The 67 women in the study were aged 35-55 years with Type 1 diabetes and 237 without diabetes. “All participants were part of a volunteer subgroup from the ProHealth Study, a prospective study to determine whether menopause occurs at a significantly younger average age among Type 1 diabetic compared with non-diabetic women,” the study said.
According to the paper, “Total hip, femoral neck, whole-body and spine BMD were measured by dual X-ray absorptiometry. Calcaneal broadband ultrasound attenuation was assessed with quantitative ultrasound.” All of the equipment used in the study was from Hologic (Bedford, Massachusetts), Strotmeyer said, including the Dexascan for bone mineral density.
AAA screening wins some coverage
Congress has passed legislation that includes Medicare patient coverage of a one-time ultrasound screening for abdominal aortic aneurysms (AAAs), frequently called “the silent killer,” with burst aneurysms taking about 15,000 lives annually in America without any warning symptoms. Key provisions of the Screening Abdominal Aortic Aneurysms Very Efficiently Act (SAAAVE) were part of the final budget reconciliation package signed by the president.
The legislation was first introduced in 2004. Patients at risk for AAA will receive the benefit as part of their “Welcome to Medicare” physical. The covered patient population includes men age 65 and over who have smoked more than 100 cigarettes in their lives, plus women with a family history of AAAs. Coverage will begin in early 2007. The SAAAVE Act was sponsored by Christopher Dodd, (D-Connecticut) and Jim Bunning (R-Kentucky) in the Senate, and John Shimkus (R-Illinois), Ron Lewis (R-Kentucky) and Gene Green (D-Texas) in the House.
“This is a tremendous step forward and a great victory for patients at risk for life-threatening abdominal aortic aneurysms,” said Robert Zwolak, PhD, professor of surgery at Dartmouth Medical School (Hanover, New Hampshire) and chairman of the National Aneurysm Alliance (Washington) and instrumental in pushing for the legislation.
Medtronic (Minneapolis) – which through its charter affiliation with the National Aneurysm Alliance has been providing free screenings for AAAs since 2004 – also lauded the bill. The company said that over the past two years, more than 18,000 people have been screened at 135 locations around the country, and more than 400 potentially life-threatening AAA conditions have been detected.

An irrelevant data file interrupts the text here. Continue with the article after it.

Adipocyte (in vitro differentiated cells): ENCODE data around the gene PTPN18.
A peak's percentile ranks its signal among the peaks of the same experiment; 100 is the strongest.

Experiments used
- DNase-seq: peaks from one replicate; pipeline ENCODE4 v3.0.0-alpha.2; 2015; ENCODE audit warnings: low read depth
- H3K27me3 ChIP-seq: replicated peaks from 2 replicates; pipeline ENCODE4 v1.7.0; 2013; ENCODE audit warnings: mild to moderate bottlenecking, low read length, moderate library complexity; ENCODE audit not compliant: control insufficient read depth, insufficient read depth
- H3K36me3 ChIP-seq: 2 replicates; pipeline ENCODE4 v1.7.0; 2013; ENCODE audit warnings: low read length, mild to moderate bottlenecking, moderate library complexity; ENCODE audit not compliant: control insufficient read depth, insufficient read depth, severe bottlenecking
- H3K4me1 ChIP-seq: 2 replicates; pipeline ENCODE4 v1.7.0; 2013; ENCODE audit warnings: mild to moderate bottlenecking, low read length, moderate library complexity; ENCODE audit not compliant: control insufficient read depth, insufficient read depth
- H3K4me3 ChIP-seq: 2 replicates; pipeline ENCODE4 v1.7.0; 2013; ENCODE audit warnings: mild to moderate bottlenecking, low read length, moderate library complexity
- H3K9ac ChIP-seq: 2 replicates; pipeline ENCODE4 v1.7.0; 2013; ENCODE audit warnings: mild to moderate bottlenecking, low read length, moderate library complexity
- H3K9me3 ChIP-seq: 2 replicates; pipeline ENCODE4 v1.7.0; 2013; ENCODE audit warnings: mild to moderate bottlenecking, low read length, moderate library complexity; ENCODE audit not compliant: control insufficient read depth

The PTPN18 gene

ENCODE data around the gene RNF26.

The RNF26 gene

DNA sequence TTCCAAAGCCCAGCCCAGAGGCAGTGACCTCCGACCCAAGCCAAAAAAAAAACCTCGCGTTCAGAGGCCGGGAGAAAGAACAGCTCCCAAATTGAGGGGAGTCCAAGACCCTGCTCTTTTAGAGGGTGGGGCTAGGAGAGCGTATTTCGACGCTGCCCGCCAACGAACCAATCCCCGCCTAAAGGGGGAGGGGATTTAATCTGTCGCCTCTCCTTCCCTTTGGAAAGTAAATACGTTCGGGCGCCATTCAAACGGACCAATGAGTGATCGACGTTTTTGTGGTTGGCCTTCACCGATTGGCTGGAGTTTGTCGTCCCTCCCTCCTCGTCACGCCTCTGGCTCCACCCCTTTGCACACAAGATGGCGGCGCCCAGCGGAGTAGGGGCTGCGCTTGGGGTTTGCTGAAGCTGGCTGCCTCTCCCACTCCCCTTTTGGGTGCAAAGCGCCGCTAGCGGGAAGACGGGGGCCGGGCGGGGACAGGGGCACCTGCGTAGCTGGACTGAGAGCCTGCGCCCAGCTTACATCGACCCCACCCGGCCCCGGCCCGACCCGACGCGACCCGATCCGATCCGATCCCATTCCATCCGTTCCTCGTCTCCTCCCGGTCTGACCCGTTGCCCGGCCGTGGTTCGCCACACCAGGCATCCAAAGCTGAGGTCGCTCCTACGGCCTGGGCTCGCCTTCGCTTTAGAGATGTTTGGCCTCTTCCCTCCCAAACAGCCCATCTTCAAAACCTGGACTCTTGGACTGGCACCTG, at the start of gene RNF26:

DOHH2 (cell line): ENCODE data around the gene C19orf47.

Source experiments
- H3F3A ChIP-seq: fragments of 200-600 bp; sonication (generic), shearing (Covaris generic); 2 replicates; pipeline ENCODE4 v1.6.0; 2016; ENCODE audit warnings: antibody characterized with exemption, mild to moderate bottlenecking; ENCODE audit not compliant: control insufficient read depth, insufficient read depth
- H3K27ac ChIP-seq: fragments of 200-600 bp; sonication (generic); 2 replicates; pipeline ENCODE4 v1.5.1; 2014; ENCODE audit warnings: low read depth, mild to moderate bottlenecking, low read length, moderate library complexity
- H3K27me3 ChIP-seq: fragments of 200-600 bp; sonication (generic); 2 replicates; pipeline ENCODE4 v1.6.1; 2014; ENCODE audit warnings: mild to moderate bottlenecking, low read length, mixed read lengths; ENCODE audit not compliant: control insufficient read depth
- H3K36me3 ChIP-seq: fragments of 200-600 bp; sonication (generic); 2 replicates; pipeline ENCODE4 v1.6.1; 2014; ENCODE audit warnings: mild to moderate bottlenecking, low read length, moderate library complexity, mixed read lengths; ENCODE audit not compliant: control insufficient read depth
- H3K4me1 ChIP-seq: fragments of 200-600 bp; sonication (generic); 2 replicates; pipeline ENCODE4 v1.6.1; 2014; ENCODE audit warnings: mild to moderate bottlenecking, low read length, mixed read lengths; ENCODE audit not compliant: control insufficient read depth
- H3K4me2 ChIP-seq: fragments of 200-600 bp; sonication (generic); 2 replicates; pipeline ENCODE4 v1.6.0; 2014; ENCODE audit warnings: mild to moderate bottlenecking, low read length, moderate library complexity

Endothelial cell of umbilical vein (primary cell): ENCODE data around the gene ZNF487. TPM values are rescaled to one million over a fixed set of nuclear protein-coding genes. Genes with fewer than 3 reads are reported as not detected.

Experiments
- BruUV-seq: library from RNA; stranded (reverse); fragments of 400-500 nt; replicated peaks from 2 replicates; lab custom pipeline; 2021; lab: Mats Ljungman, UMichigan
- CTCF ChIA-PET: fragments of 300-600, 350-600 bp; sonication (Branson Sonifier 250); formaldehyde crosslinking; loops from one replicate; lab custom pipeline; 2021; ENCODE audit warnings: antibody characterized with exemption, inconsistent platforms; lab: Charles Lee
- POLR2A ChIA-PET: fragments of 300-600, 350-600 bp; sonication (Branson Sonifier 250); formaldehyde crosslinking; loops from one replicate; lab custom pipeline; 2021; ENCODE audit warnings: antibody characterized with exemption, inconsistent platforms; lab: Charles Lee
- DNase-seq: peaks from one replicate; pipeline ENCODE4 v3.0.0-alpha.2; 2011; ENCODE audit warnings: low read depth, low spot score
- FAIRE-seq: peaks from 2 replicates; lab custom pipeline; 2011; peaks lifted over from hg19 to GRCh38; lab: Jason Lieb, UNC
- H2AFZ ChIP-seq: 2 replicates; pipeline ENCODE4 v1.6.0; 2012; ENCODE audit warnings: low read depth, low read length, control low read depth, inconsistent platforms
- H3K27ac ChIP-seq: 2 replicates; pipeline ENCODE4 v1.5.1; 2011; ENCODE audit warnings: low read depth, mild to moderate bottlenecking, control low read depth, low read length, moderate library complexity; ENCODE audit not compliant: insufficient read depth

“We need to remain vigilant in addressing this problem because so many lives are at stake,” said Scott Ward, president of Medtronic Vascular (Santa Rosa, California).
Study: Market growing for needle-free alternatives
The market for needle-free injection systems and safety syringes continues to grow – with some sectors growing in excess of 20% annually – and should reach $2.49 billion by 2009, according to a new study from Kalorama Information (New York), a division of MarketResearch.com, a provider of industry-specific market research reports.
The study predicts that the costs associated with needlesticks – costing institutions more than $3,000 per injury even when no infection occurs, coupled with other factors, such as patient fear of needles and the resulting lack of compliance – are strong enough drivers to grow the market by a compounded annual rate of 11% over the next four years. Estimates indicate that as many as 80% of the incidents could be prevented with the use of needle-free devices and safety syringes.
“With newer injectable drugs coming to market and incidences of diseases requiring injectables, such as diabetes, escalating worldwide, the need for safer devices will continue to grow the market,” said Joseph Constance, the report’s author.